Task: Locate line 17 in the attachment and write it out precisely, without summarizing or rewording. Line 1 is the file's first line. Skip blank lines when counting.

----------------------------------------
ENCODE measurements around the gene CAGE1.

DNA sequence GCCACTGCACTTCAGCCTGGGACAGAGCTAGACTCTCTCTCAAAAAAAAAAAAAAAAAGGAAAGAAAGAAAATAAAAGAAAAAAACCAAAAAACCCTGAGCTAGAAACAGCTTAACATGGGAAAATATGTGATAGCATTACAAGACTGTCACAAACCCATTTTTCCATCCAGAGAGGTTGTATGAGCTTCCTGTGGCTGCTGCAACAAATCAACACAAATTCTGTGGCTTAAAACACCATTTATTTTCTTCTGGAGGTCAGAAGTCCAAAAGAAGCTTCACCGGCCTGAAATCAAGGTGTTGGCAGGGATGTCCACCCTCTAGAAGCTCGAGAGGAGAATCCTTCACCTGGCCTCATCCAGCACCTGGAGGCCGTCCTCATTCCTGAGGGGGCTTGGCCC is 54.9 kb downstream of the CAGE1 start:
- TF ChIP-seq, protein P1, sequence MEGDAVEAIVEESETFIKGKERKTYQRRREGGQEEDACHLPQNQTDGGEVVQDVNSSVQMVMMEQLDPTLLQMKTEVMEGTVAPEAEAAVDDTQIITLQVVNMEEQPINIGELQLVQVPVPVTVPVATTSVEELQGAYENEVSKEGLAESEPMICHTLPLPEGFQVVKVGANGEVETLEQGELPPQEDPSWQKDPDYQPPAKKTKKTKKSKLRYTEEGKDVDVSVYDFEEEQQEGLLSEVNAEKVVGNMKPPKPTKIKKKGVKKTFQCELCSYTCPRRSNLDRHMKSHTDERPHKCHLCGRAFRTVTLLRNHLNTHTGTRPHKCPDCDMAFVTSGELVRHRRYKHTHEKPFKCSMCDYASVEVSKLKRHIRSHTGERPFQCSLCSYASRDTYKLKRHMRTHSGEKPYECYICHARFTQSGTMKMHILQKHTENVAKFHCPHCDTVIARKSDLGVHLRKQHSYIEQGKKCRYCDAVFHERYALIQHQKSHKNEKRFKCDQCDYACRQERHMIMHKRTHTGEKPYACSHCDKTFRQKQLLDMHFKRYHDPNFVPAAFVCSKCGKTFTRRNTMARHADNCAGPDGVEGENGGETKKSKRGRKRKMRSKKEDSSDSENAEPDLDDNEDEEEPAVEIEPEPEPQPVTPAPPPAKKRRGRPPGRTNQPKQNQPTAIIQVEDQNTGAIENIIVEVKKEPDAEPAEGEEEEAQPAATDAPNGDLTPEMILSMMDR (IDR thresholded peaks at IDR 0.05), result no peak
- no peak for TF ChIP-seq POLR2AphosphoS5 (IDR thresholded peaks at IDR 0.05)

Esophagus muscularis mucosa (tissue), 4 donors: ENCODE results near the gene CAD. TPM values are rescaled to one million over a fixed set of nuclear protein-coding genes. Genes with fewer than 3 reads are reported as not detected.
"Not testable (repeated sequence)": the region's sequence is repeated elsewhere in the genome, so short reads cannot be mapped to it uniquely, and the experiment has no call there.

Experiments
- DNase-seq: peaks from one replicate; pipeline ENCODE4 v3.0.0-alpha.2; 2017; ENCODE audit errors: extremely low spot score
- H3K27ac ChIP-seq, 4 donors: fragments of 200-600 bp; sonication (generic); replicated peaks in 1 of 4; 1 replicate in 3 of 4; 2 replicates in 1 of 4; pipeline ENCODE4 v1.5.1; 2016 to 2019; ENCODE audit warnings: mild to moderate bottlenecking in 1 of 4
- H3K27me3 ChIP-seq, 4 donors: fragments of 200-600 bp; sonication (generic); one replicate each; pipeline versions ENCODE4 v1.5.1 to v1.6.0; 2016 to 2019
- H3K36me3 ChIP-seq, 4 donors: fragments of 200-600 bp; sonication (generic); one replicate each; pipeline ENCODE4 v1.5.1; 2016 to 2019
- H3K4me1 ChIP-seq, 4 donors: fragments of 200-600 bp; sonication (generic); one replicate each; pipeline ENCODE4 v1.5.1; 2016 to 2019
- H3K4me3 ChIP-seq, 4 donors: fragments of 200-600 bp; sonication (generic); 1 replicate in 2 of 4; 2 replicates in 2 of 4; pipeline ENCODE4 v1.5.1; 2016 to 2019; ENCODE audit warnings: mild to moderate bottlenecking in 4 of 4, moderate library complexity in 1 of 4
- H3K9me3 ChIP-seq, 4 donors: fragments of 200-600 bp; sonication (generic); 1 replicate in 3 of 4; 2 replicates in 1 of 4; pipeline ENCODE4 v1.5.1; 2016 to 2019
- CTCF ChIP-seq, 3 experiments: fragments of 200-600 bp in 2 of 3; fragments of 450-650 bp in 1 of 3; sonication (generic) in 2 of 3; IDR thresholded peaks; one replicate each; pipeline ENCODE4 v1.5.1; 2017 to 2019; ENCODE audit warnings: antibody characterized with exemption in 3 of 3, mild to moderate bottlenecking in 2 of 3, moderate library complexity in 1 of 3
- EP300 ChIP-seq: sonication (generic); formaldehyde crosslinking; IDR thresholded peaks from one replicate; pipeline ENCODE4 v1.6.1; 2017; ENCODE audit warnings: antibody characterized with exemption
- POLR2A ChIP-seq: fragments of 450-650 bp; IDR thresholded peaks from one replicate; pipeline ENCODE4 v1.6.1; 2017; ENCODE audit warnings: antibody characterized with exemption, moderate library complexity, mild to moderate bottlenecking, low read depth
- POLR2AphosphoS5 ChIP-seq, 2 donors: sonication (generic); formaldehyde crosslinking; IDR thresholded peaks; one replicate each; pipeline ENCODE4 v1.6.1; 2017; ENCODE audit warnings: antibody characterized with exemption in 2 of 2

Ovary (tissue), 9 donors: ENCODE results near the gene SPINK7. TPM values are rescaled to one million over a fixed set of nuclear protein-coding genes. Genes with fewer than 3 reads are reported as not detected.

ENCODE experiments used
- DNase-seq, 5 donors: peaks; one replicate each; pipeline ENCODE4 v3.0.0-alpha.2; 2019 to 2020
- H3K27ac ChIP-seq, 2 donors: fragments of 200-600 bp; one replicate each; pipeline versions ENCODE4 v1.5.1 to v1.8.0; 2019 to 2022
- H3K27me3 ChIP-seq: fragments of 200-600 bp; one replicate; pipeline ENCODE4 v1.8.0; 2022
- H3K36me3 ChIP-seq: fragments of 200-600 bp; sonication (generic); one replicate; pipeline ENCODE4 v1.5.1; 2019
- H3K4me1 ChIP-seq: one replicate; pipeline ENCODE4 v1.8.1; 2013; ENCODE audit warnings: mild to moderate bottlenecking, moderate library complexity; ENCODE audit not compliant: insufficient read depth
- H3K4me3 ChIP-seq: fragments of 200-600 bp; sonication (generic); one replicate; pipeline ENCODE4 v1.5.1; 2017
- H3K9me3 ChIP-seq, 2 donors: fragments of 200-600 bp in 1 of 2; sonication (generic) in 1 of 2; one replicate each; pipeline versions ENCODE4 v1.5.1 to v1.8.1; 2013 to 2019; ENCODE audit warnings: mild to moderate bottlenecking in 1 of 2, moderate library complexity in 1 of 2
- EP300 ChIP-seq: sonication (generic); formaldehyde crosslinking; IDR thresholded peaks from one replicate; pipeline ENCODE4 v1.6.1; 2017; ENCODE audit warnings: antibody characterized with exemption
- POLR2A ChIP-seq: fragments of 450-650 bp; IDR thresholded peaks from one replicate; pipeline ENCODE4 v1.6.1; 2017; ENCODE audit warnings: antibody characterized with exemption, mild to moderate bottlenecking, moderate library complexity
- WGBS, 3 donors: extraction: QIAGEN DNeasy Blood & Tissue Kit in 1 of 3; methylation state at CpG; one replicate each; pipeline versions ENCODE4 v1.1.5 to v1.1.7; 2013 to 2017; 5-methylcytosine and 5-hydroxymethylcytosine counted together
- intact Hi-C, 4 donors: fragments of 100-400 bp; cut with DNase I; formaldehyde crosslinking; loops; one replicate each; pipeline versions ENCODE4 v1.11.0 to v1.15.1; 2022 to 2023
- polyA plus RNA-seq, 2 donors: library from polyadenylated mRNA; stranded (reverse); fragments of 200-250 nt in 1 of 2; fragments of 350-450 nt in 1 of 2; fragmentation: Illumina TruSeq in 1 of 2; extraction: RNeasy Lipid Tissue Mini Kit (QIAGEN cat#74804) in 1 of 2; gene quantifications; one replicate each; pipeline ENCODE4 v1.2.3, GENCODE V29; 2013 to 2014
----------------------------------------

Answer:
- POLR2A ChIP-seq: fragments of 450-650 bp; IDR thresholded peaks from one replicate; pipeline ENCODE4 v1.6.1; 2017; ENCODE audit warnings: antibody characterized with exemption, moderate library complexity, mild to moderate bottlenecking, low read depth